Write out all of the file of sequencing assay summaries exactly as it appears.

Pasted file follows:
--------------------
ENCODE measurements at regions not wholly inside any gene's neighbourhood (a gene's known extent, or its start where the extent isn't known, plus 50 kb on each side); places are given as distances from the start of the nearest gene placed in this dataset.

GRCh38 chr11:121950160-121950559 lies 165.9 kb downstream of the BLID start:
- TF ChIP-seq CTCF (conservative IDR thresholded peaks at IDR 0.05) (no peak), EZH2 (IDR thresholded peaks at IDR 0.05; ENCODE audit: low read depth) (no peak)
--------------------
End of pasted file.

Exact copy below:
ENCODE measurements at regions not wholly inside any gene's neighbourhood (a gene's known extent, or its start where the extent isn't known, plus 50 kb on each side); places are given as distances from the start of the nearest gene placed in this dataset.

GRCh38 chr11:121950160-121950559 lies 165.9 kb downstream of the BLID start:
- TF ChIP-seq CTCF (conservative IDR thresholded peaks at IDR 0.05) (no peak), EZH2 (IDR thresholded peaks at IDR 0.05; ENCODE audit: low read depth) (no peak)